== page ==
At the end of the study, he found that all 12 of the study participants had achieved excellent increases in blood serum Q10 levels and that all of the participants had achieved approximately the same increased blood levels of Q10. He concluded that there was no good reason why he should begin recommending the more expensive and less stable form of Q10, the ubiquinol form.
Q10: So, where do we stand?
Given the proven track record of a ubiquinone preparation with the coenzyme Q10 molecules in an oil-based formulation in a soft-gel capsule and given that the inherently less stable ubiquinol is converted to the ubiquinone form in the stomach anyway, I am concluding that I will stay with the ubiquinone form.
The ubiquinone form is proven in rigorous clinical trials, and the ubiquinone preparation is less expensive because the ubiquinol raw material is more expensive, and the necessary processing of the ubiquinol raw material is more expensive.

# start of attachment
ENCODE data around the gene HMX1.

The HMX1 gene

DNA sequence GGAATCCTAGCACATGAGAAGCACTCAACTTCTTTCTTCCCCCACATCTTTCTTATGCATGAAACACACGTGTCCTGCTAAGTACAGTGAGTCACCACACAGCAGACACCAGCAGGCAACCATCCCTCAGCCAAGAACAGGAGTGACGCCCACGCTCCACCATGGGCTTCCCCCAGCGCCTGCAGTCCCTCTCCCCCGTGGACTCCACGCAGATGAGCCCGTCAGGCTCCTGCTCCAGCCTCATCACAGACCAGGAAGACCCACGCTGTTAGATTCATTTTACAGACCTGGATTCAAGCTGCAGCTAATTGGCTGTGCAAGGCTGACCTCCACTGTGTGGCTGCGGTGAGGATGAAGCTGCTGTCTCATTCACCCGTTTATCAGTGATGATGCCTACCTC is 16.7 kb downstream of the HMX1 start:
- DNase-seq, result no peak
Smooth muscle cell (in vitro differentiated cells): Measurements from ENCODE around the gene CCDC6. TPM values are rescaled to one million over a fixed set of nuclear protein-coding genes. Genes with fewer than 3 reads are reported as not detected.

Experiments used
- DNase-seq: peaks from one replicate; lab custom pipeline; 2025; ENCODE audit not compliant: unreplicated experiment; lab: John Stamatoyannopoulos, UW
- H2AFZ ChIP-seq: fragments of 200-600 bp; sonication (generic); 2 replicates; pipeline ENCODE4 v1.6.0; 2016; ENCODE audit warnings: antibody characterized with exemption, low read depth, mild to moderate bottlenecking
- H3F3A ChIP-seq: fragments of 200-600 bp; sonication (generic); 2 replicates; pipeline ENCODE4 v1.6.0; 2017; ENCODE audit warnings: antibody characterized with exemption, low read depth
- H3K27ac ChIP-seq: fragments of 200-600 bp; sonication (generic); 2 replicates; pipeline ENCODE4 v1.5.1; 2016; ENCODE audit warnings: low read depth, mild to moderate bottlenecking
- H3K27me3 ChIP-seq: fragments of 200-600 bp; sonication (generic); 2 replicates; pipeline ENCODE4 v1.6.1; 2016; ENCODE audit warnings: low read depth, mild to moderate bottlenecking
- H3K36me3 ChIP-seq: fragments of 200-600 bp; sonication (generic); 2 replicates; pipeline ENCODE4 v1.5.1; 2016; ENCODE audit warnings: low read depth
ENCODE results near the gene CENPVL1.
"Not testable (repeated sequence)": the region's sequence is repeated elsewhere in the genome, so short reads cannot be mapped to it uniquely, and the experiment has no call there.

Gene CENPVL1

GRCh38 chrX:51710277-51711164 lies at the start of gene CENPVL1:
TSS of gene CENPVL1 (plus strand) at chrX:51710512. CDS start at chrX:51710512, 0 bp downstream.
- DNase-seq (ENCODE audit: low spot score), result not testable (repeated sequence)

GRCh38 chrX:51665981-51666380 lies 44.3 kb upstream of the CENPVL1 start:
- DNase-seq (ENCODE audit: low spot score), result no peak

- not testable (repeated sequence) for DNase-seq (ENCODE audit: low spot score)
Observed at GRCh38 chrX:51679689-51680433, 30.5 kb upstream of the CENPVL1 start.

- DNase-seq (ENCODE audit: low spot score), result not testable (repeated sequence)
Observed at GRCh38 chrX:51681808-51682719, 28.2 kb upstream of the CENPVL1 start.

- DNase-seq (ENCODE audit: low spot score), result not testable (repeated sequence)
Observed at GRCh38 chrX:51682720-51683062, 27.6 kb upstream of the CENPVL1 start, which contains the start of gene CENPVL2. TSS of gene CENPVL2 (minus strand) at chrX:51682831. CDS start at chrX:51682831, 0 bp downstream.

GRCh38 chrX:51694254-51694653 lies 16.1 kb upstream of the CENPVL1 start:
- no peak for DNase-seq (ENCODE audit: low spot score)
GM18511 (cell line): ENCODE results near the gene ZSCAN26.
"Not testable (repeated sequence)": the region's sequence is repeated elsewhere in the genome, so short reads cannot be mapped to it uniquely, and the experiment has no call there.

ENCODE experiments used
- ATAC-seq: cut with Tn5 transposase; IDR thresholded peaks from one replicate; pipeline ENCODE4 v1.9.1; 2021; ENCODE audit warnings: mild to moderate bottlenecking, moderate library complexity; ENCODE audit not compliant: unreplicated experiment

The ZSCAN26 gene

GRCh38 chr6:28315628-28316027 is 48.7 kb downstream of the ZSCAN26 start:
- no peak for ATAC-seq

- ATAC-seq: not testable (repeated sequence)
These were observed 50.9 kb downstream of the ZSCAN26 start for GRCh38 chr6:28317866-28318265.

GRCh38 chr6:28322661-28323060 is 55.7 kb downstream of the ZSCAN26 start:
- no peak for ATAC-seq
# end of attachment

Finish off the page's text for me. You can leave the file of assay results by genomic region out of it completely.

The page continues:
Remember, if you are in one of the following categories, Q10 needs to be at the top of your list of the supplements:
- Over the age of 40 – 45 years
- Suffering from chronic heart failure
- Taking statin medication
- Suffering from high blood pressure
- Exercising strenuously
- Needing heart bypass surgery
- Mortensen SA et al. The Effect of Coenzyme Q10 on Morbidity and Mortality in Chronic Heart Failure: Results From Q-SYMBIO: A Randomized Double-Blind Trial. Journal of the American College of Cardiology: Heart Failure. 2014;():. doi:10.1016/j.jchf.2014.06.008.
- Alehagen, U., et al. (2013). Cardiovascular mortality and N-terminal-proBNP reduced after combined selenium and coenzyme Q10 supplementation: a 5-year prospective randomized double-blind placebo-controlled trial among elderly Swedish citizens. International Journal of Cardiology, 167(5), 1860-1866.
- Díaz-Castro J. et al. Coenzyme Q(10) supplementation ameliorates inflammatory signaling and oxidative stress associated with strenuous exercise. European Journal of Nutrition. October 2012;51(7):791-799.